Another slow quarter be...cau...se this was a slow game.
- 6th play of the quarter, 3 and 1, the Hawks are in a 3 wide, 1 back, 1 TE set. The call is a delayed handoff to Shaun Alexander. Two things to recognize: One, on first viewing it looks like Rob Sims gets handed his lunch, and, two, on repeated viewing it looks like Alexander runs into the defender. I can't quite resolve whether I should credit Sims with a blown block or not. Given that it's a delayed rush and that Walter Jones is blocking out, it's entirely possible that Sims allowed Kris Jenkins through. Why would a blocker allow a defensive linemen through, well, so that they get "sucked up". That is, like a draw or screen, offensive linemen will occasionally jujitsu their assignment, instead of blocking them down, let them use their own momentum to guide them away from the play. Sims moves Jenkins well away from Jones, and between the two offensive linemen a gaping hole appears. At the same time, Alexander hardly gets started before the defender's on top of him. My opinion, which is of course debatable, is that Alexander saw the defender with immediate penetration, panicked, and attempted to cut right. In doing so he moves right into Jenkins, bounces back and then pirouettes to the ground having lost 6 yards. Perhaps I'm unwittingly poisoned against Alexander, but it sure looks like a better rusher would have taken the gaping hole to the left, converted the first and made hay in Carolina's second level.
A good comparison is Alexander's 20 yard rush on the next drive. It's the exact same formation. Alexander explodes off right tackle. A run like this almost makes you wonder if he's dogging it on other plays, because Alexander's first gear sure looks intact. Anyway, to what matters. On this run, Chris Gray allows near instantaneous penetration by the defender, but Alexander hits the "hole" so quickly it doesn't matter. The big difference you see between the way Gray blocks and the way Sims blocks is that Sims looks in control. Sims is taking his defender back right and away from the hole. Gray looks as if he's struggling to hold on and even records an uncalled hold. The difference in the way the play is interpreted by fans, though, is that Alexander ran for 20 yards in one, and lost 6 in another. That's all about the rusher, even if you credit Sims for a blown block, it's not as badly a blown block, for sure. If Alexander cuts left instead of right, the Hawks record a first and, given the boulevard he had to rush through, likely quite a bit more. So we have a muddy situation. Sometimes you have to make a judgment call.
- That same drive provides a good example of what so infuriated me about Stump's seemingly arbitrary substitutions, and why I say if Mike Holmgren isn't willing to control the running back situation, much less adjust his play calling for his different backs, then he should be fired for gross incompetence. I'm not saying Mike Holmgren is a bad coach, but you have to know who's on the field, and you have to know how that affects your team's ability. Alexander has not been a viable receiver since 2002, and that season he still posted a negative DVOA. Alexander's yards per target for 2007, that is the average yardage on a pass targeted to Alexander, completion or no, is 2.7. That might be why Hasselbeck didn't even look at Alexander, his supposed outlet receiver, on the Na'il Diggs sack. He had all but dropped the pass intended him two plays earlier. Again, we can fudge that. Beck was hit so quickly maybe he just didn't want to expose himself for a turnover. All this, though, the incomplete pass on the second play, the fumble on the third, the slow coach curl out of the backfield on the fourth, the sack, the resulting 2nd and 26, all this didn't shake Stump, didn't rouse Holmgren, didn't awaken anyone enough to realize that a 2nd and 26 pass to Alexander is not an effective use of personnel, is not an intelligent play call, is not, in any circumstance, going to work. Yet...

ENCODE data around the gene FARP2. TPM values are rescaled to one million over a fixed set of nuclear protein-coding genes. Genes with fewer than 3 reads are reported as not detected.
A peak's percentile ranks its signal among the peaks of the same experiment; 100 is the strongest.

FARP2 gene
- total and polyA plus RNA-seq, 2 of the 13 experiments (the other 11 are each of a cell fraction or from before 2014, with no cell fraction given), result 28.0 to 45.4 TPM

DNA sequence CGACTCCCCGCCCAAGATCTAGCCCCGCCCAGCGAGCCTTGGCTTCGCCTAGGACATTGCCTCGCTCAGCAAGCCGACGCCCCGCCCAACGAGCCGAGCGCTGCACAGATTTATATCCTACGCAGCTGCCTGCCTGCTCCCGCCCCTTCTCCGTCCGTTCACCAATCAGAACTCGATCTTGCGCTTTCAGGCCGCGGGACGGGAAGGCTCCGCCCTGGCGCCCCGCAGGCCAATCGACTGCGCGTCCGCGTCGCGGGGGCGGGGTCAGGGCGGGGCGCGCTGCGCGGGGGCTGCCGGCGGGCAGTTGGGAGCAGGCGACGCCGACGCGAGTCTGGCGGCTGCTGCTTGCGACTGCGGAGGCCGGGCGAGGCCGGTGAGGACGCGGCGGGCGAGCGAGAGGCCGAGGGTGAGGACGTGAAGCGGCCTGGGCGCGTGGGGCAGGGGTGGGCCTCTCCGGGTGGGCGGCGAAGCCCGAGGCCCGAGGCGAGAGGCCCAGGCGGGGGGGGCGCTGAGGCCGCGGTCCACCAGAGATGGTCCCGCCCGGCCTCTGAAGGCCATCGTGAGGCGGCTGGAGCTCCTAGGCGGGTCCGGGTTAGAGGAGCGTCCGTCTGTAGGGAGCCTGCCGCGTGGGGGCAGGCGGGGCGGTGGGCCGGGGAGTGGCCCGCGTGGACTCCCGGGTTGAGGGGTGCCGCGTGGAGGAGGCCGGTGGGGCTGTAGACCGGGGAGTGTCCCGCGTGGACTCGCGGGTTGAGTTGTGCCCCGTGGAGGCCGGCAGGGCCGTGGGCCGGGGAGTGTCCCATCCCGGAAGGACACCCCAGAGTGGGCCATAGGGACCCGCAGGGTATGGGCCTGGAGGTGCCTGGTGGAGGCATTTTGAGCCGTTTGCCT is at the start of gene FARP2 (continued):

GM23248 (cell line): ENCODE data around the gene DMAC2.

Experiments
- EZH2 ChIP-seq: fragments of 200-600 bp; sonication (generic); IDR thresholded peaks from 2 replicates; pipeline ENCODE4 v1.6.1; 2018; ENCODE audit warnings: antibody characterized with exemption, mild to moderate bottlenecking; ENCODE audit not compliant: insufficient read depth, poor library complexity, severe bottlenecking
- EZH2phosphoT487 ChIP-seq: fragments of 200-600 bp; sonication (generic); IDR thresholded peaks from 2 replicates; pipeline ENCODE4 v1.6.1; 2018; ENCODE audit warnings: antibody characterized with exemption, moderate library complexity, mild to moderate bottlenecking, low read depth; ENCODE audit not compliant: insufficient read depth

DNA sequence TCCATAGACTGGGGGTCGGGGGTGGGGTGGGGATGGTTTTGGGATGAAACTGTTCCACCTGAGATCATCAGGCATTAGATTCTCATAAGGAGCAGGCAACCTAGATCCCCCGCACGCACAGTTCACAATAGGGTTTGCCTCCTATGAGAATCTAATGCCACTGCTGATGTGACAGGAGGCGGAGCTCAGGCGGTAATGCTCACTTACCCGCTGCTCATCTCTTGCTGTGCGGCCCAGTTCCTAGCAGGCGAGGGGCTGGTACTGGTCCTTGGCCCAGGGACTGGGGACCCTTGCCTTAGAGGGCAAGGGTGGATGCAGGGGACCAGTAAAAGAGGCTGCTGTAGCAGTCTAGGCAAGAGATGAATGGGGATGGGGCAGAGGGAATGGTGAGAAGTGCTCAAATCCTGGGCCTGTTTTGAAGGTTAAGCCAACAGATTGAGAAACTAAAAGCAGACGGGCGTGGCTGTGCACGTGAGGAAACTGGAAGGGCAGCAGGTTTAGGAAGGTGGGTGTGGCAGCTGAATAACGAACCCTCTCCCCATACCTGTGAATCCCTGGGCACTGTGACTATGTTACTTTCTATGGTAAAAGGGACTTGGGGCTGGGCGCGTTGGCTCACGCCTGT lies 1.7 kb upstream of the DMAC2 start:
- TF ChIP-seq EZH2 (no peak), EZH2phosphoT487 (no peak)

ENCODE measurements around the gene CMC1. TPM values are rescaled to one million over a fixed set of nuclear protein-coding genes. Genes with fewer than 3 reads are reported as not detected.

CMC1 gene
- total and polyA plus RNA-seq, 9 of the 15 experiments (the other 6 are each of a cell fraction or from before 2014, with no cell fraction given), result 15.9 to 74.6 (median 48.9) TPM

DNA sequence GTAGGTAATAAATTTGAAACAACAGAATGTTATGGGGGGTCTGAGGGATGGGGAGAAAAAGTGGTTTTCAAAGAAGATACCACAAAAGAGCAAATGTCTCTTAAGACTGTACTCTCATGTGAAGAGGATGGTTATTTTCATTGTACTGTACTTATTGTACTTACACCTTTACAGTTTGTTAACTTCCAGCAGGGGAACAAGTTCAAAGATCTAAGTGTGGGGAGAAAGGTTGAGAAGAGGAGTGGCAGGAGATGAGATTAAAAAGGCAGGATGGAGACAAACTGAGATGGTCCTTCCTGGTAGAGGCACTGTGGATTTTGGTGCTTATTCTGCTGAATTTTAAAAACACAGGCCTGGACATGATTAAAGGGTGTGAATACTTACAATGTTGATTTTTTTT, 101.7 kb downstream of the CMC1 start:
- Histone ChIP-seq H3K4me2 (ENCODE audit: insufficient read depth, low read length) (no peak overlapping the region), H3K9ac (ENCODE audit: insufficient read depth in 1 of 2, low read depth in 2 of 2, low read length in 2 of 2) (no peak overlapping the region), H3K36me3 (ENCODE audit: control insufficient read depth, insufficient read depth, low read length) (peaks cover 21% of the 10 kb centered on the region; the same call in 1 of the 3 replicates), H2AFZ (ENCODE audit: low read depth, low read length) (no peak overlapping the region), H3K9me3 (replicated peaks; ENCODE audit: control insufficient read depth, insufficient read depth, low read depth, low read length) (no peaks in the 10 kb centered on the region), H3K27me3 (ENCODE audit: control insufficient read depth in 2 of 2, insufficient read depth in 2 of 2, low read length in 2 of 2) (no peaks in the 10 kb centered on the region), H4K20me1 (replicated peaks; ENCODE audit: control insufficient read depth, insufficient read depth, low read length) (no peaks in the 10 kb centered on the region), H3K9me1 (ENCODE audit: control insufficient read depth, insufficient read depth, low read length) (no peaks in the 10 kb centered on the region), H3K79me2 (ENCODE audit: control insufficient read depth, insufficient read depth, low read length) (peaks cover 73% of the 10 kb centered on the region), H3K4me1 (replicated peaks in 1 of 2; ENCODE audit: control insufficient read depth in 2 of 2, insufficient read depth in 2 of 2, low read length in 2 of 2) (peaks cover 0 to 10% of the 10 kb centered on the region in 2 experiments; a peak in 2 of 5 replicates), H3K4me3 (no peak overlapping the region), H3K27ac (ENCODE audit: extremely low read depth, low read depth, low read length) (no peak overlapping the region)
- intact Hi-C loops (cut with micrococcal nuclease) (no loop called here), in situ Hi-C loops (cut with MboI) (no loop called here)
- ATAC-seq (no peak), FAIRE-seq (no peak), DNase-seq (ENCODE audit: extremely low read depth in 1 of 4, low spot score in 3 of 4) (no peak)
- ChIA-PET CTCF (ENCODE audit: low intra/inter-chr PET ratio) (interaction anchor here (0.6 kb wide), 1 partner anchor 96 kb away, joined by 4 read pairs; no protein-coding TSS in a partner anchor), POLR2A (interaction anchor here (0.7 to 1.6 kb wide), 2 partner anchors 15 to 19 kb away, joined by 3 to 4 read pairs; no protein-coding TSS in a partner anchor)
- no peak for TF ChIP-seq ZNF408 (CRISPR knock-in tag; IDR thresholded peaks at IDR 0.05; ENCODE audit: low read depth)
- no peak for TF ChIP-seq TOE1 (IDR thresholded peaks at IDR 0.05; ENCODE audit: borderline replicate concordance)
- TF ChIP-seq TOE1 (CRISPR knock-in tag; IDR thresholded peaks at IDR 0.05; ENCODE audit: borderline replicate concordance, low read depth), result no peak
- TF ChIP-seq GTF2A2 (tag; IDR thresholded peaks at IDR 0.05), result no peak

- Howard Green, everybody! On the Hawks' 4th and 1 stuff to end the Panthers first drive, Green buried his shoulder into Mike Wahle and then performed a very Marcus Tubbs like slide to the ball carrier, collapsing DeShaun Foster's hole, and playing an essential part in the stop. Good for you, guy!
- If only Tatupu could wrap up, he'd be that much more fearsome. The guy allows a lot of broken tackles. A lot.
- An exceptional game by Ryan Plackemeier, and perhaps vindication that it was not him, but, yes, Boone Klutz at fault for the Hawks' sudden poor punting. Of Placks 8 punts, only 2 were returned. Three were downed inside Carolina's 10 yard line. That's the boom we expect from Placks, and should this be a harbinger of things to come, a boost from an unexpected place.
- Finally, a quick note on Darryl Tapp, as in, where the hell is Darryl Tapp? His 4 sack performance against the Rams, specifically, Milford Brown, a barely capable guard, and a joke at tackle, is not so quickly becoming a very distant memory. Every team from here on out will double Patrick Kerney, so it's Tapp's duty to make them pay. I wish I could say that he will, but not only has his sack prowess disappeared, but that which allows sacks, penetration, has disappeared, too. 5 defensive penetrations in the last 3 games is a dry spell worth worrying about. Perhaps that's why they were playing so much gull darned Nickel on Sunday.